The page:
After the sheer energy, willpower and strength it took to topple Rafael Nadal on his surface and his court on Friday, Novak Djokovic was charged with returning to the scene two days later and summoning his prime form once more against the second best clay-courter of the season.
For so long though, it was reasonable to ask if this challenge was too much as his own waning energy and the sheer force of Stefanos Tsitsipas combined to leave him with a two-set deficit. But from that improbable position under the torrid stress of a major final, Djokovic pulled off the type of madness that he has made look routine for over a decade. He recovered to win 6-7 (6), 2-6, 6-3, 6-2, 6-4 and his second Roland Garros title at last.
With this victory, the world No 1 has now won 19 grand slam titles and he is close enough to Roger Federer and Rafael Nadal's joint men's record of 20 to reach out and touch them. He is also halfway towards the grand slam once again, having won the Australian Open in February.
Still, the most impressive achievement is that he has become the first man in the Open era to win every grand slam, Masters 1000 and ATP Finals title at least twice. A unique, unparalleled accomplishment that immediately distinguishes him from his rivals.
With just over 11 years separating Djokovic, 34, and Tsitsipas, 22, this final also represents the sixth-largest age gap in the history of grand slam men’s singles finals. Men’s tennis today is a tale of the battling generations, the young vs the eternal, yet the endings at the biggest tournaments remain the same. Many can take two sets off Djokovic, but he continues to ask them the question of whether they can take three in the biggest finals, enduring all of the mental and physical battles with everything at stake. Until they can answer it, he will keep on winning.
After a high quality opening set in which both players served supremely well, it was Tsitsipas who generated a set point at 5-4, 30-40. Djokovic refused to miss in a brutal 25-stroke rally, then he broke serve to lead 6-5. Irritated with the sun in his eyes and spraying unforced errors, Djokovic struggled as he lost his serve and then trailed 2-5 in the tiebreak before winning four points in a row to lead 6-5.
What followed was a demonstration of pure resilience from Tsitsipas as Djokovic slammed two tremendous clutch returns, which Tsitsipas dealt with perfectly. He struck an excellent forehand winner off the first, then at 6-6 he neutralised Djokovic’s return with a quality defensive slice before slamming down the winning forehand. The momentum had shifted and Tsitsipas led by a set.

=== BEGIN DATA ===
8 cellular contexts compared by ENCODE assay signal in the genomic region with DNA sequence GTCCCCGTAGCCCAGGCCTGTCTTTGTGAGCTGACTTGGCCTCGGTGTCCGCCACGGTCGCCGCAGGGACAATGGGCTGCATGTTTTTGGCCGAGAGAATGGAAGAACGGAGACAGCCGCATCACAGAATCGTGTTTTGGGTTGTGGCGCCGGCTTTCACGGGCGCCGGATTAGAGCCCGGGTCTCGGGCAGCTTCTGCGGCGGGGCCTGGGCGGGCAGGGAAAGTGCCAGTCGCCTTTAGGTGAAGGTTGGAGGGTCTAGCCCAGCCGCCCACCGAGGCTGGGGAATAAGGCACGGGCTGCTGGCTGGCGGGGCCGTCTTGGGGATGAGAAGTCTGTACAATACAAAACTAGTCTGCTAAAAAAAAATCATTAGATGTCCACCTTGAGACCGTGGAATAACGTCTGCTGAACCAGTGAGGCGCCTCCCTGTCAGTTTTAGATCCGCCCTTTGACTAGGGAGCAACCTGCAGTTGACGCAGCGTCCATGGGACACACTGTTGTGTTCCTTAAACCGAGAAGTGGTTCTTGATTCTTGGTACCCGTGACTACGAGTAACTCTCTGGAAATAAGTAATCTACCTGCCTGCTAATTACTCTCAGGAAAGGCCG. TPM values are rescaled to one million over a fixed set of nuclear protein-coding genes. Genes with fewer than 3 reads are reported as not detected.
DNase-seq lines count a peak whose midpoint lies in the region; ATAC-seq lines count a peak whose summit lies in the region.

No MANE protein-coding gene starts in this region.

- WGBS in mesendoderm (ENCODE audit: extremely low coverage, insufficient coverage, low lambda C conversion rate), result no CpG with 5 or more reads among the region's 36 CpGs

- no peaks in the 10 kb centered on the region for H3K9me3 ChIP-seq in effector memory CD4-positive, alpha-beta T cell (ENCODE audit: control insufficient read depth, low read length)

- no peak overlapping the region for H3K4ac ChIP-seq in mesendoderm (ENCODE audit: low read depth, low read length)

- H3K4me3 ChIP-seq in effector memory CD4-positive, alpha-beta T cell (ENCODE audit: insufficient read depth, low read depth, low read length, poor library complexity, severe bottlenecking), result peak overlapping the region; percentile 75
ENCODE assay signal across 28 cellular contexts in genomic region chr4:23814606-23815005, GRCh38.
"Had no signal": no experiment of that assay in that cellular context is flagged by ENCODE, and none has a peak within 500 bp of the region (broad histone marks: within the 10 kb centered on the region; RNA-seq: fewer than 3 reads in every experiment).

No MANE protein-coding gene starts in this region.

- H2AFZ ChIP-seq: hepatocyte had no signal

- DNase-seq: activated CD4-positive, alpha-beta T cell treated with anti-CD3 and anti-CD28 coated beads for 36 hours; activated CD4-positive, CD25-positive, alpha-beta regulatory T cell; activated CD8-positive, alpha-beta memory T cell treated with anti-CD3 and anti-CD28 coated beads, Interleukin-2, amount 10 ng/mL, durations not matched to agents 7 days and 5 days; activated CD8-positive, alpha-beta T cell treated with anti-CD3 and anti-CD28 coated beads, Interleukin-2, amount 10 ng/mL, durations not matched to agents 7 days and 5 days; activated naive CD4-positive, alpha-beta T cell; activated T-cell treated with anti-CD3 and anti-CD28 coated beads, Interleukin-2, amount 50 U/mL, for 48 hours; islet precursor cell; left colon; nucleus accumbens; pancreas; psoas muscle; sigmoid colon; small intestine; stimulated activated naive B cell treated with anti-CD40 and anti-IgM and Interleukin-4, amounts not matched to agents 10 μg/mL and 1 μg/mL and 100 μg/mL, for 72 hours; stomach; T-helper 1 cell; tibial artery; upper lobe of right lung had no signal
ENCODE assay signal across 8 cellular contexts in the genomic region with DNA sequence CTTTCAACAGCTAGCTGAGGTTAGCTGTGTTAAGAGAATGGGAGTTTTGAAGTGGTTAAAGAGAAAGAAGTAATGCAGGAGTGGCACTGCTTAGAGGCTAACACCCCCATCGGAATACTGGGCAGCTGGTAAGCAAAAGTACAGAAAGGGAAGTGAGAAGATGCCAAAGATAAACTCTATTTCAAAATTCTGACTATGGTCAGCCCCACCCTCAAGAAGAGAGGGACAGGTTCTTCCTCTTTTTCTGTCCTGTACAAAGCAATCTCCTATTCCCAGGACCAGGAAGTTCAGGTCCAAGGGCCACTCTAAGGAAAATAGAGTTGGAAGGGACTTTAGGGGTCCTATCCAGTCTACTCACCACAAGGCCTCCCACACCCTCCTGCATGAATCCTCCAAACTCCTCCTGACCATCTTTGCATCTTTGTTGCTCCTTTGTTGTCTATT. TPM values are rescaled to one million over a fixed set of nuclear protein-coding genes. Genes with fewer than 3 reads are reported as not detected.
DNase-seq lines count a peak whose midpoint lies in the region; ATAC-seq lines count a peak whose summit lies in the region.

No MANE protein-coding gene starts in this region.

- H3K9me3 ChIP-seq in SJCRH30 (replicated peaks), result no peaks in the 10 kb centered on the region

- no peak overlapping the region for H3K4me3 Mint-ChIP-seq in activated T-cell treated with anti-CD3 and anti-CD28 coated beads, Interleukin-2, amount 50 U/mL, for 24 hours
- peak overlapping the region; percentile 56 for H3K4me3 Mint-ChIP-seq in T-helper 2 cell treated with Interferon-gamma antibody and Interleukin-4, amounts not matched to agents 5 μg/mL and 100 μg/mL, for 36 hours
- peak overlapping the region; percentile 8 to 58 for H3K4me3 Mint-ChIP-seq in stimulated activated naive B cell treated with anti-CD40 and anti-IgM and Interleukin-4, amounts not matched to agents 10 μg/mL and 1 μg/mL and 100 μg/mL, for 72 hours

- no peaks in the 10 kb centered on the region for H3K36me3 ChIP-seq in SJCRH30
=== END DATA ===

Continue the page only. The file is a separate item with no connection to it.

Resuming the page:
It would have been reasonable to anticipate an immediate response, but it initially didn’t come. Instead, Djokovic looked physically fried. He opened the second set with three unforced errors to fall down a break and as his errors flowed, Tsitsipas continued to crush his heavy, destructive forehand, finishing the set with nine winners to just two unforced errors.
But Djokovic has looked down many times in his career, and the third set witnessed the familiar sight of him working his way out of a hole as he pounced at 2-1 to break serve. What followed was a titanic game in which Tsitsipas saved an endless string of break points with a winning drop shot, two booming overheads and tremendous defence until Djokovic finally wore him out and elicited a backhand error.
Tsitsipas immediately attempted to reassert himself, but Djokovic was now fully present. As his intensity rose, Djokovic moved to serve out the set and he escaped with just four unforced errors.
Tsitsipas took a medical timeout at the start of the fourth set for a massage on his lower back and when he emerged from it, the roles had reversed. Tsitsipas was lethargic, his movement laboured, as Djokovic handled his business with unrelenting focus, even as he tempered his cheers to preserve his energy. Tsitsipas sprayed two unforced errors in his opening service game of the set and he spent the remainder of the set struggling uphill. He finished it with just three of 19 points on Djokovic’s serve. - Guardian